O I love them they are adorable..How do you print them out to transfer what paper should I use..the transfer paper"? You did a wonderful job it's so pretty I want to do all of them in red... thank you so much for sharing.. I have been busy crocheting I have recently made some vintage hot pads and crocheted sachets with lavender..have a great evening with love Janice

susie @ persimmon moon cottage said...

I enjoyed seeing the family picture with your grandmother, and mother. Love the details of the frame. I learned to embroider from my grandmother when I was about nine or ten years old. She also taught me a simple crochet stitch at the time, but since I didn't practice crocheting like I did embroidery, I forgot how to do it.

Your red work pattern is really cute. You did a great job on it. It looks so good with the red transfer ware.

Mrs.T said...

Beautiful work, Mrs. Smith! That fireplace scene does not look like the work of an amateur! You did a wonderful job on your project.

I love to embroider. Tea towels are another fun project. Your post has got me itching to pick up my needle again (I've been mostly crocheting, and making felt food, of late)! I agree, embroidery is a perfect craft for leisurely summer days. Thanks for the inspiration!

Laura Lane said...

How nice to know a bit of the history of red work. I just like it because it's red!

Blessings from Harvest Lane Cottage,

Titty said...

ciao carissima,
ti faccio i miei complimenti per il ricamo: è stupendo!
grazie per il link di schemi free, ne scaricherò molti sicuramente!
un abbraccio e a presto,

Natalie said...

Your embroidering is lovely! My grandma taught me to knit. Unfortunately I never continued with it. I also was too busy outdoors. But I did make a little purple potholder that I gave to her. She kept it "safe" and when she passed away I got it back, not sure where it is right now maybe my hope chest. Hmmmm.....

Anonymous said...

Oh goodness--your redwork is absolutely gorgeous! I love embroidering, but have little time to do it anymore. Yours is fabulous!

Thank you for sharing at From the Farm Blog Hop this week! We hope to see you again next week!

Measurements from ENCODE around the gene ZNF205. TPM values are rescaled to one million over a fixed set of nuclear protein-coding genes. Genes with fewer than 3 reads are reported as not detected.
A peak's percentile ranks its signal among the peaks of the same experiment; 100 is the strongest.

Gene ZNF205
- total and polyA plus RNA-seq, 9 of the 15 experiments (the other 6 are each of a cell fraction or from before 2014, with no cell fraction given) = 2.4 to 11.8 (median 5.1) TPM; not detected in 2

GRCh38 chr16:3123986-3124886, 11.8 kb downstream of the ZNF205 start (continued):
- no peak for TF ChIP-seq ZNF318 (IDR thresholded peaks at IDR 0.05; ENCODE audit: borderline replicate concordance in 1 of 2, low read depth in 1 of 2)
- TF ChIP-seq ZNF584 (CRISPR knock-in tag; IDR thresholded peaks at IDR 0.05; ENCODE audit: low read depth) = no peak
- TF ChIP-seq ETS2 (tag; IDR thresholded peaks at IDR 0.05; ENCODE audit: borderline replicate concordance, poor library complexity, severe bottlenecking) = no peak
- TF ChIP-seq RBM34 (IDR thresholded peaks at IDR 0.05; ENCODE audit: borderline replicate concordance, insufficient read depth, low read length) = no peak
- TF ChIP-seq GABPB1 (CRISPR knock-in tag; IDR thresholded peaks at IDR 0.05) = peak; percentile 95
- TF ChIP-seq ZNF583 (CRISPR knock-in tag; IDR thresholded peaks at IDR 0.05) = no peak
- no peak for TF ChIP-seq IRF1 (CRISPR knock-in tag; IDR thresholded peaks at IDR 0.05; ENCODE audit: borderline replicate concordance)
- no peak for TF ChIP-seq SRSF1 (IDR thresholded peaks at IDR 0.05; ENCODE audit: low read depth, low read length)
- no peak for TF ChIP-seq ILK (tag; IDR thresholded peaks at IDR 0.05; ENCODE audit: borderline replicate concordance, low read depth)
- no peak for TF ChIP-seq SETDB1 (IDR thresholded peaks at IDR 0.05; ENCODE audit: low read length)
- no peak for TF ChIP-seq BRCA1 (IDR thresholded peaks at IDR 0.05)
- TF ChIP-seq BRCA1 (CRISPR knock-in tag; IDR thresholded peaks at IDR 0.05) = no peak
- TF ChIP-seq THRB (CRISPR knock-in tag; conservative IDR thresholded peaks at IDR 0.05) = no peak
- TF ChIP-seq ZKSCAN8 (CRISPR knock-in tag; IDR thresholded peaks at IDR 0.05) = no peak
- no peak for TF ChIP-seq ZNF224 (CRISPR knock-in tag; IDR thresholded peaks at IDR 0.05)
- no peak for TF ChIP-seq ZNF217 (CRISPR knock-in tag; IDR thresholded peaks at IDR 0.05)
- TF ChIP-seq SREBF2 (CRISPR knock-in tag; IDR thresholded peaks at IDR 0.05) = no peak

~Kristi@Let This Mind Be in You

RaisingCropsAndBabies said...

I love your embroidery and that was a great bit of knowledge about the love of red in history. I've seen quite a few quilts all red and white.

Think I might have a go at this pattern when I'm done with my Sunbonnet Sue penny squares. :)

Gail @ http://biblelovenotes.com said...

This is really beautiful, quaint, sweet.

Carolyn said...

Hello Mrs. Smith,

Your embroidery is beautiful! Thank you so much for contributing to my link party! I really appreciate it :-) I hope you stop by again next Friday.


Kim said...

Mrs. Smith, your embroidery is wonderful. It brings back memories of when I was a girl trying all the crafts that were available. My passion ended up being sewing. I am hoping to cut out a new apron for myself soon and the other thing I want to accomplish is painting my vintage dining suite that I use in my breakfast room. It was a gift many years ago and it belonged to my Great Uncle and Aunt. Thanks for the walk down memory lane.

Letters from the Shore

Stephanie said...

Oh Mrs. Smith, your embroidery work is absolutely beautiful! The red is so eye-catching too. I enjoyed reading a little bit about your Grandmother and your days as a youth - I was the same way when I was younger, I just wanted to be out in the woods or playing in the creek.
You did a lovely job!

Hugs to you.

Pam said...

Oh, I love this embroidery so much! I have an old sampler that I started many years ago, and now you have inspired me to go find it and finish it. My sister had an identical one, and she finished hers--it's beautiful. I love the pictures too!

Grace and Tea For Me said...


Your embroidery is lovely! I too have been bitten by the same craft bug as you. I made a little bag for my grandson and am looking forward to making the pattern you offer on your web site. I am a lover of everything tea, so that will be the first pattern I embroidery. Thank you for your blog post!!!

Mrs. B

Bits of Stitching! said...

Lovely stitching, really beautiful in redwork! Thanks for sharing the pattern source and the dmc color #!